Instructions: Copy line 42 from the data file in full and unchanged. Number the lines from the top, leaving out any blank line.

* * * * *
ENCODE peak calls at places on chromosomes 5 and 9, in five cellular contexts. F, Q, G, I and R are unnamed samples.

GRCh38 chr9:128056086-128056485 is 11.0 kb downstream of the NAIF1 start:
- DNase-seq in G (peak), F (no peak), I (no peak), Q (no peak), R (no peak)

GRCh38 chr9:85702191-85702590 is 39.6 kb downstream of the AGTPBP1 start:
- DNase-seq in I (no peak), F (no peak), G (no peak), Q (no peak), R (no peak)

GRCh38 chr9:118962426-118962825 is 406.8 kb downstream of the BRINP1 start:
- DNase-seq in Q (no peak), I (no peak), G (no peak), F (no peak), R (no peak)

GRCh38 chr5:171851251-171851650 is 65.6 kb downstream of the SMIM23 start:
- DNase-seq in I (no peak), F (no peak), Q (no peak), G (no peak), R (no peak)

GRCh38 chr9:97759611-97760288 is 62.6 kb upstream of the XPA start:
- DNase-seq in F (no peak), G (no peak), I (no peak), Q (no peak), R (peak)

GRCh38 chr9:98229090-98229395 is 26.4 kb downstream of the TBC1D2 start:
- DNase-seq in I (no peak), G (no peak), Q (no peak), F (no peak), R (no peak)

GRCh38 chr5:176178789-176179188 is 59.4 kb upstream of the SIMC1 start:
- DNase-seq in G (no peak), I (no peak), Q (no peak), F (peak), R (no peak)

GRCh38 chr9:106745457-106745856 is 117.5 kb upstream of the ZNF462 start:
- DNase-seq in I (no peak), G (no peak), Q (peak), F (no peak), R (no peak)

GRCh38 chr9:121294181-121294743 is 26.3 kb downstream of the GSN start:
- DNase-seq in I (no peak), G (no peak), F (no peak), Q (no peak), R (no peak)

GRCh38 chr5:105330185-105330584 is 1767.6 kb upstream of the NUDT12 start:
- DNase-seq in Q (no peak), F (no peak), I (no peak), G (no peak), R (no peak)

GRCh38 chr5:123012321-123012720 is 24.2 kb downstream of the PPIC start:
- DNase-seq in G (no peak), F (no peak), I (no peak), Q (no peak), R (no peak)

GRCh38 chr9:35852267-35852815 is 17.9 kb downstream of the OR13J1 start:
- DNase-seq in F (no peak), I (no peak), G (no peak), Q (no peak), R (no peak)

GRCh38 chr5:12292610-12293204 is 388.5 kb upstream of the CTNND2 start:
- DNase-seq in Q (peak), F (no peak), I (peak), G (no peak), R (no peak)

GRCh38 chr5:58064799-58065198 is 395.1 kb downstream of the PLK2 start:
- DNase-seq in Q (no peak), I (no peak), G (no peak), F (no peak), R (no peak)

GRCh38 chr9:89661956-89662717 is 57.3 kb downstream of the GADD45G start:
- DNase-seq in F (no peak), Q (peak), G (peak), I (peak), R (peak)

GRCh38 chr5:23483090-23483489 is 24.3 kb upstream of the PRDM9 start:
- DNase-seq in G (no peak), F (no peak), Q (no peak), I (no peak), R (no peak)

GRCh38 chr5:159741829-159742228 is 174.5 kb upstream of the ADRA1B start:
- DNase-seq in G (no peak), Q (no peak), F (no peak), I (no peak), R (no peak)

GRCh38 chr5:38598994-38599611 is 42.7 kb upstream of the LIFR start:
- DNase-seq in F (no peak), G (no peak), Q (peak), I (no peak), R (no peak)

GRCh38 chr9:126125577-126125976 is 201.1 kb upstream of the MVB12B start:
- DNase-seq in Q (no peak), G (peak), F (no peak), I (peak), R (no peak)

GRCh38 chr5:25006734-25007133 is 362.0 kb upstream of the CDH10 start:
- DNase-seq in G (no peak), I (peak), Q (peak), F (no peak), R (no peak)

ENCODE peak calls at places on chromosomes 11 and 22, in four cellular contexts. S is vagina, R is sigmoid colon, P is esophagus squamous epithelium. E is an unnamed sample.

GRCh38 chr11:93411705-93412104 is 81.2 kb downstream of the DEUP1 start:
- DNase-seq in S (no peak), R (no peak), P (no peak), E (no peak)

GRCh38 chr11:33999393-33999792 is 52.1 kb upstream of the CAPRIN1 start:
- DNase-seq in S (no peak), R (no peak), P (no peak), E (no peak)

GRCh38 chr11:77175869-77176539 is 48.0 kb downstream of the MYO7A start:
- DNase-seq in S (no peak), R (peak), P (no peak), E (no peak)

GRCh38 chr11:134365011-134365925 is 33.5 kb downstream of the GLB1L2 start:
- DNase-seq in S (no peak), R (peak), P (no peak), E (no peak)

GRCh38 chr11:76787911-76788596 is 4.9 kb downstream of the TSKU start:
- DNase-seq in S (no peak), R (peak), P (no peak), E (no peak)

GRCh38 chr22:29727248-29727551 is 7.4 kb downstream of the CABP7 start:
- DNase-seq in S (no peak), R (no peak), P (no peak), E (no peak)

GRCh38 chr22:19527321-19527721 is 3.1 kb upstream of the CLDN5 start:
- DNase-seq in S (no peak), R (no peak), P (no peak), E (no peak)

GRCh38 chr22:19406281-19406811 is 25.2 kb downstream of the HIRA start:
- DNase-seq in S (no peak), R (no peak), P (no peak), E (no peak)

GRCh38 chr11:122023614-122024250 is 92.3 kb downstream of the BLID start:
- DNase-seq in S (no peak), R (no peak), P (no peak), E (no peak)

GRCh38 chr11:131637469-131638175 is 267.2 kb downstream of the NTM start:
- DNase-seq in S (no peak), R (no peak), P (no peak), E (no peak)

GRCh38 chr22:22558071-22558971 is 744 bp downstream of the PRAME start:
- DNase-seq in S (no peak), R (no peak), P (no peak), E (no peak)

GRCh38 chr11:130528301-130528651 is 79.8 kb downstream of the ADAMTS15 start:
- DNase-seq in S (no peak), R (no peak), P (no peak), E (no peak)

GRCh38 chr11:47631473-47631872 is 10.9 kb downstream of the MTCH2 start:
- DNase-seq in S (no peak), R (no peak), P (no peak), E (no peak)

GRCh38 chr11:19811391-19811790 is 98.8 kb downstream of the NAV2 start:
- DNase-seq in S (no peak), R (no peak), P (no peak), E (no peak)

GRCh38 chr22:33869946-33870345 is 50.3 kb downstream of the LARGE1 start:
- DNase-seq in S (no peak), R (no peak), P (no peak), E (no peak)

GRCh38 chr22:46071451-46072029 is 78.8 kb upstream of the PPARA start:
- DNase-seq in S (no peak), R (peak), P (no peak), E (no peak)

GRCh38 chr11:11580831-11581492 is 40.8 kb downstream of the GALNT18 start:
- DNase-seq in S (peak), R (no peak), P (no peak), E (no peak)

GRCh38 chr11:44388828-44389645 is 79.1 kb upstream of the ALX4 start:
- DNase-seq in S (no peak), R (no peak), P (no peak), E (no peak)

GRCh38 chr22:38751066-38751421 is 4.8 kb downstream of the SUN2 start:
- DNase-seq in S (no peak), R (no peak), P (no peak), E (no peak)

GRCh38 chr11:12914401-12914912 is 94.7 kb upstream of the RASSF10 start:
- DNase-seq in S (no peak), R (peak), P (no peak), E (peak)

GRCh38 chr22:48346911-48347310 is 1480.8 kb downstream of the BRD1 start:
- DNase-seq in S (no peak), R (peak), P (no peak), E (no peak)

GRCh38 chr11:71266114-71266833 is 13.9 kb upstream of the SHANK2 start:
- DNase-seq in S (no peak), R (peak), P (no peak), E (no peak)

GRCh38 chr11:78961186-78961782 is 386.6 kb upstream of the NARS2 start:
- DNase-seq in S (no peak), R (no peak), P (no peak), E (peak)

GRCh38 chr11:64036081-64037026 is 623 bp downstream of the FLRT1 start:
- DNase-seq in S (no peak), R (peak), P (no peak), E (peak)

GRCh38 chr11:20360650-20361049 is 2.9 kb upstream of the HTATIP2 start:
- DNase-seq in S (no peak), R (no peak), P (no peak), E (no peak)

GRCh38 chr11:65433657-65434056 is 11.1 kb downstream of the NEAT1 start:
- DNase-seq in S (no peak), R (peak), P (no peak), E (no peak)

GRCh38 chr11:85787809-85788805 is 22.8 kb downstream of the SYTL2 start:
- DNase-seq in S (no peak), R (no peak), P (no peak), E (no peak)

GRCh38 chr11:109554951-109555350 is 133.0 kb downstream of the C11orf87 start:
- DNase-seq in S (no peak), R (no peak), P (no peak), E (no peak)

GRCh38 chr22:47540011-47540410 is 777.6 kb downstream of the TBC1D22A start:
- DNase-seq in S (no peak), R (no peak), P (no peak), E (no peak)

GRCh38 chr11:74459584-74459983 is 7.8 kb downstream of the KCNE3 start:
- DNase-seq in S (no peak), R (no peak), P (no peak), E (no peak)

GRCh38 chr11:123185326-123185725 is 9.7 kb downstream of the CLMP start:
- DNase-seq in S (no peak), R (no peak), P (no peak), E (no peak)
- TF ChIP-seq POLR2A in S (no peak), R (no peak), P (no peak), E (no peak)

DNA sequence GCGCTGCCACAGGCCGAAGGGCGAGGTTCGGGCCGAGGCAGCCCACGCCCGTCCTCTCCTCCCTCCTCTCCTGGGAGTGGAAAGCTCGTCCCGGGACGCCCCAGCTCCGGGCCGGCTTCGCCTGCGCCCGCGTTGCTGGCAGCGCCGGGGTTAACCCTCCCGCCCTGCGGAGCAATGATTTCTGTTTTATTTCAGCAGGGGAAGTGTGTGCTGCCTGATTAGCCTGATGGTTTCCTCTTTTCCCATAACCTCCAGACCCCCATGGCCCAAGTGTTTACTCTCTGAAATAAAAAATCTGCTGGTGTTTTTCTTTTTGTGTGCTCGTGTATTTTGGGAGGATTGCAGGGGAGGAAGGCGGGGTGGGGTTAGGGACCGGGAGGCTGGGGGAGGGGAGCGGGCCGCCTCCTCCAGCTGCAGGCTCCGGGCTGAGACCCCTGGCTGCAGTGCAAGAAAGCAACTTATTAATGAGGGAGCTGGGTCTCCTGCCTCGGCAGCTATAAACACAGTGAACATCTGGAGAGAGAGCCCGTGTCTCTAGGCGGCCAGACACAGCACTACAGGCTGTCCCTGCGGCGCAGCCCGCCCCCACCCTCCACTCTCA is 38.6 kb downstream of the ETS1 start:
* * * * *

ENCODE peak calls at places on chromosomes 11 and 22, in four cellular contexts. S is vagina, R is sigmoid colon, P is esophagus squamous epithelium. E is an unnamed sample.